Dally’s Fly Fishing Report 10/1/20

Terri McQueary sight fished this toothy critter with a dry fly. No big deal.

Recently, everyone who has stepped into a boat on the White or Norfork to start their morning has said something to the effect of, “Man, it’s nice out here.” Mornings are crisp and refreshing, and undeniably beautiful when the sun ignites the rising fog into a glowing pink cloud overhead. Bald eagles can be spotted gliding along the bluffs and steep hillsides which are just starting to show hints of autumn in orange, yellow, and red. If you find yourself on a quiet stretch of water and you’re also a bit lucky, you might see a family of river otters hunting trout or a big mature whitetail buck sniffing out pawpaws on a river bank.

Juan Kindelan thick Bull Shoals Rainbow

Except for a brief, unprojected drop in flow yesterday, down to around 7,000cfs for a few hours, the White has been flowing high and steady around the clock, fluctuating slightly between 13,000cfs and 16,000cfs. The morning bite can be a little tricky because it’s often necessary to fish fairly deep with a San Juan Worm and a Tailwater Jig, or a Girdle Bug and Devil Jig, in order to get bit right out of the gate. Fishing deep with heavy flies first thing in the morning however when the light is not penetrating the water and you can’t see the snags equals many hangups. It might take some playing around with the depth of your setup and the depth of water you’re fishing to find what’s comfortable and effective. As the day wears on and the temperature increases, a decent amount of small tan caddis start buzzing around, which can get fish looking up in slow seams and deep slow edges. A #14 Elkhair Caddis is far larger and bulkier than the real bug on the water, but it makes an effective searching tool to blind cast along the edges of the river and catch fish. Small hoppers like More-or-Less Hoppers, small Fat Alberts, and Hippie Stompers also work great.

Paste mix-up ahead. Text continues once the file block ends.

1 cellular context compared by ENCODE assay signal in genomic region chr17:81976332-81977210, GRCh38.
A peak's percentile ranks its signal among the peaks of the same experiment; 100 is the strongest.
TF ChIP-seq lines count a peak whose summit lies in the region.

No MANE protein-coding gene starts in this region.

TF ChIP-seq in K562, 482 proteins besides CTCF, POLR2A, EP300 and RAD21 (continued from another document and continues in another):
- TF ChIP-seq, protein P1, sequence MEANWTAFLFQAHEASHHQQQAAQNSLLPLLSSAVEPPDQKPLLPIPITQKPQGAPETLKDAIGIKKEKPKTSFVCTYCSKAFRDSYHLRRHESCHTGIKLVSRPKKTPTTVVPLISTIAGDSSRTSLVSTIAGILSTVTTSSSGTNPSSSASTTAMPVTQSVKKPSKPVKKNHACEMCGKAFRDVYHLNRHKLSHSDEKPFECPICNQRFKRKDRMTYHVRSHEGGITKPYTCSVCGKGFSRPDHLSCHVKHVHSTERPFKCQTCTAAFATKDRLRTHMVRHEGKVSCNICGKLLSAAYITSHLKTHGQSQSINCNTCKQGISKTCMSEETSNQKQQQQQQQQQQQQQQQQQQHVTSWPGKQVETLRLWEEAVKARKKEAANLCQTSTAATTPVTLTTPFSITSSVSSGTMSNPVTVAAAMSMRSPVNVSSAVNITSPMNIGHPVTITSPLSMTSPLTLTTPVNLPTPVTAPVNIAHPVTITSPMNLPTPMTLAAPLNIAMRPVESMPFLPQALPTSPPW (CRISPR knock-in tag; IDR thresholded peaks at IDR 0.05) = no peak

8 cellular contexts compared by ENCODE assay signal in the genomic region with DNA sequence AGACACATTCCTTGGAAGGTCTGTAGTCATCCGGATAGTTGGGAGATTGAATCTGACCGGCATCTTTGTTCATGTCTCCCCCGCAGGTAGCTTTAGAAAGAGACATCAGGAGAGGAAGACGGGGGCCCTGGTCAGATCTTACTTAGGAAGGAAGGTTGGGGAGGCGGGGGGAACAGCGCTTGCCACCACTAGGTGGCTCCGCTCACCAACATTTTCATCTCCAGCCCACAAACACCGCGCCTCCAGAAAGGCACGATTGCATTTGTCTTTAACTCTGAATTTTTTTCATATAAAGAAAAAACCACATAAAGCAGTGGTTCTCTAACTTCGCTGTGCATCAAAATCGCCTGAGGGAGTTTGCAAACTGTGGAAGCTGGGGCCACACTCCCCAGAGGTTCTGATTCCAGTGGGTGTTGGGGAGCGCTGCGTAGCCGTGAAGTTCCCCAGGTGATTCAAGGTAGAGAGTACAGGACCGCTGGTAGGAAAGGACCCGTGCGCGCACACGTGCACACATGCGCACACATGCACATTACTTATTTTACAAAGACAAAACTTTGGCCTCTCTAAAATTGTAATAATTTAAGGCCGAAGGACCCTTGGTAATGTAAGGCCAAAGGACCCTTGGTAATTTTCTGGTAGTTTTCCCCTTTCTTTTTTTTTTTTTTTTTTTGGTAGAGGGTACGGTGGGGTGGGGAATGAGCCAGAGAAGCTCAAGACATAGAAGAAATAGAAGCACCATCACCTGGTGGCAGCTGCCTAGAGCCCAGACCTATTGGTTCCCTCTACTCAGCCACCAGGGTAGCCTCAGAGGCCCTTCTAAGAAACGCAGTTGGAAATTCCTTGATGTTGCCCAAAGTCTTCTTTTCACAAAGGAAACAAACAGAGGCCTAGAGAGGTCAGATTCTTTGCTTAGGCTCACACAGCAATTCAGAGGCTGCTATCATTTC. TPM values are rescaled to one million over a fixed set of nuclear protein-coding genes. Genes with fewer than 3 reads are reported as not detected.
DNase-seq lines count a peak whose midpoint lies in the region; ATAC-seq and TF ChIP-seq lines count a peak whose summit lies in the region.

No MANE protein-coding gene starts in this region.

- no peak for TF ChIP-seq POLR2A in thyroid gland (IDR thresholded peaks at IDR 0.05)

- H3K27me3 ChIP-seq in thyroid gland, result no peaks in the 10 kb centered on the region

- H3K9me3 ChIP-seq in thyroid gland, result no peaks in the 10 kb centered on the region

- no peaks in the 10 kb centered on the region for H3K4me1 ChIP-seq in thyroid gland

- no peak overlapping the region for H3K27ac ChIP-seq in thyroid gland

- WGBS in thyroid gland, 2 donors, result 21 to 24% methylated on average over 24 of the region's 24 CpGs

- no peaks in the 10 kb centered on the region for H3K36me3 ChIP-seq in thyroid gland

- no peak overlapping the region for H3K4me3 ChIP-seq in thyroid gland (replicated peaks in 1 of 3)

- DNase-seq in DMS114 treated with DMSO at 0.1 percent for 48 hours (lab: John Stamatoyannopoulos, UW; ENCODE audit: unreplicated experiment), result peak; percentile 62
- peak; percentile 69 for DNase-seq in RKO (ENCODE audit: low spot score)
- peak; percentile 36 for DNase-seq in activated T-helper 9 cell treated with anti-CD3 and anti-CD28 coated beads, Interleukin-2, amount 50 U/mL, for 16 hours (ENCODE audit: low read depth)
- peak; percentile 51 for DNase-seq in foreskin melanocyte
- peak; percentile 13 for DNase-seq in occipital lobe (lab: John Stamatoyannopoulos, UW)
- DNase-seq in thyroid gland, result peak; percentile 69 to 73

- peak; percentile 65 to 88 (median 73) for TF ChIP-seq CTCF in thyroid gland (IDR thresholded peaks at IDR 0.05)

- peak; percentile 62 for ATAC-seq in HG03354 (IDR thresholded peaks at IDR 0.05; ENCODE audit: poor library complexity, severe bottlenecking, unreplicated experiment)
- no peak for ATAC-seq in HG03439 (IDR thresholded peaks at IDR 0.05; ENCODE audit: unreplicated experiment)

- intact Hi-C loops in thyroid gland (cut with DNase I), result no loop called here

Don Daniell from Memphis with a 25.5″ rainbow from Bull Shoals with Steve

Norfork, like the White, is running high and steady at about a unit and a half, or approximately 3,700cfs. Lake turnover effect on Lake Norfork has the tailwater a bit stained in color and low in oxygen, but the siphon is adding back much of the oxygen to the water, and the dark water just makes trash fly patterns like worms, eggs, Cheetos, Blobs, etc., that much more effective. Spaghetti and meatballs baby! Fish are biting, fighting hard, and swimming off strong. Smaller, more natural patterns like Jig Hare’s Ear, Sunday Special, Frenchie Jig, DW Super Midge, Rainbow Warrior, are also highly effective, especially in the afternoon once midges and caddis and tiny mayflies have become more active.

Fred McQueary and a friend